the total by the 981 could be further reduced to a number approximating 900. Nanjio that they show a general agreement in many respects. though we can only so far readily concede to Remembering that a exist Dr. D. R. last Dr. process of The ease in hand could be just fairly proved. xvi). Kimura. the is Nanjio says that the fourth or text of Chinese version of nhammapada. making due allowance for slight variation as may exist between two manuscripts of one and the same text.( xxii ) be reduced to 981 [989—-(2 H. one can definitely say that it was compiled ?ome time before the time of its commentator Frajnavarman. where certain verses forming a sub-group in a chapter of the Udanavarga are found less in number. while this Chuh-yau-king was extant before the 3rd century of the Christian era. Not knowing any other copy of the Dhammapada than one that it much is certain as regards the text portion of the with 900 verses which Wai-chi-lan could avail himself of in adding a few chapters resembling those in the Udanavarga. portion no other than the (p. we may be holding that their originals were the same. There are no doubt a number of mechanical multiplication of verses which has practically no rnison d^etre. we . as well as judging by the dates of the Chinese version. and has a marked tendency to swell up the volume without bringing out any new idea.. mentioned. With regard to the date of the Sanskrit Udanavarga. if reduction. the Fd-tsi-sun-y^o-kin. General reduction is however possible in relation to earlier texts. who lived in the 9th century A. we are constrained to admit some differences between them. but must on the other hand count them as they occur in it. dated A.6)]. the text How itself it far this process of is reduction can prcceed in difficult to say. 982-1000. But from a comparison of a versions the Chuh-yau-king few chapters of the two Chinese with the kind help of our friend Mr.D." similar agreement can also be shown to between the text portion of the Chuh-yau-king and Rockhill's Tibetan version and the fourth justified in Udanavarga. if any. We have no right to deduct the verses thus multiplied from the Udanavarga.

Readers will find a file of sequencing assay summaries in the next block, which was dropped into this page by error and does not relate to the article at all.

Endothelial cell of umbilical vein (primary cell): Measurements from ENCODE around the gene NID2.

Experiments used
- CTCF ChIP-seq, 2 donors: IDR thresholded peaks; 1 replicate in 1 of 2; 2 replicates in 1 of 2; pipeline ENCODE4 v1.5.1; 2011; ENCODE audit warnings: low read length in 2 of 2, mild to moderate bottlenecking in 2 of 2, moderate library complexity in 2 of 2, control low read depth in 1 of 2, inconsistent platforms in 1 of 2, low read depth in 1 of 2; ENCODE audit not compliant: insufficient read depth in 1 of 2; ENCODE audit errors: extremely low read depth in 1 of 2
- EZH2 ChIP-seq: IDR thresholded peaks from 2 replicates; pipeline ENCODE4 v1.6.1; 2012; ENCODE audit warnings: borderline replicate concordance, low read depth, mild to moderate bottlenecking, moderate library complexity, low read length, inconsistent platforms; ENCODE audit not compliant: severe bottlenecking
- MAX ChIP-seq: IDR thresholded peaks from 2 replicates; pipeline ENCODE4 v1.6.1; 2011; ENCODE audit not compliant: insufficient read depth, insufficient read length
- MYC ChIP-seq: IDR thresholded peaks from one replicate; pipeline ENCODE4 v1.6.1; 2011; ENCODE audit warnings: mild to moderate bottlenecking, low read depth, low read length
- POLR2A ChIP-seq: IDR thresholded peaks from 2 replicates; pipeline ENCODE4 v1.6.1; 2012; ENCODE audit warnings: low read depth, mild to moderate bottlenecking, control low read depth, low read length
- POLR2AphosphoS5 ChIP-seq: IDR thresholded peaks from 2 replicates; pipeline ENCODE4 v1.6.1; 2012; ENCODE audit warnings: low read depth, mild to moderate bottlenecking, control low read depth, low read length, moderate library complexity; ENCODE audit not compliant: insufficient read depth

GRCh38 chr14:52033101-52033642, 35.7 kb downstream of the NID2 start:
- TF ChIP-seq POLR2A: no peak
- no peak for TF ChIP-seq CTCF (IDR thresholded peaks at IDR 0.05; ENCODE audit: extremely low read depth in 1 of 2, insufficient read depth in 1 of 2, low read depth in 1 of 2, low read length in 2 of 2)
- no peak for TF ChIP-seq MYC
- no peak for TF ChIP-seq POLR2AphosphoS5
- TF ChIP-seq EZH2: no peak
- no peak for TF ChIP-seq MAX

we at once see that was different from 500 the Pali with 423 verses. the Fa-kheu-king original with and the the text portion of the text with to with 900 viz. The follow- Original of Fa-khea-king II 12 IV 16 VI 14 VIII 16 XI 11 XV XX XV XVI Total .. the Fa-kheu-king original feel inclined to think that the total of the ing table will Pali midway between 500 and make our position clear : — 700. the Pali. a definite information about it impossible for us. to say exactly how many verses altogether contained.. the Prakrit and Dhammapada in Mixed Sanskrit it is of which a complete chapter has been quoted in xii ). viz... and we are confident that we shall not be found far too wrong the in doing so. we Prakrit verses stood of verses in the chapters common to the three recensions. in the absence of a complete manuscript thereof or of a tradition supplying it.. known verses to Wai-ehi-lan. Chuh-yau-king just identified Thus only two texts are left the be examined.( xxiii ) are naturally tempted to identify the same with the text portion of the original of the Chuh-yau-king. 198 Total . . 12 17 23 41 162 Total .^ verses. the Mahavastu (p.. Turning to copy of the Dhammapada with 700 it verses. As regards the Prakrit Dhammapada. 232 Bearing in mind that the is total number of verses in the Pali Dhammapada 423 and that in the Fa-kheu-king original 500.. But judging by the proportion and the Prakrit.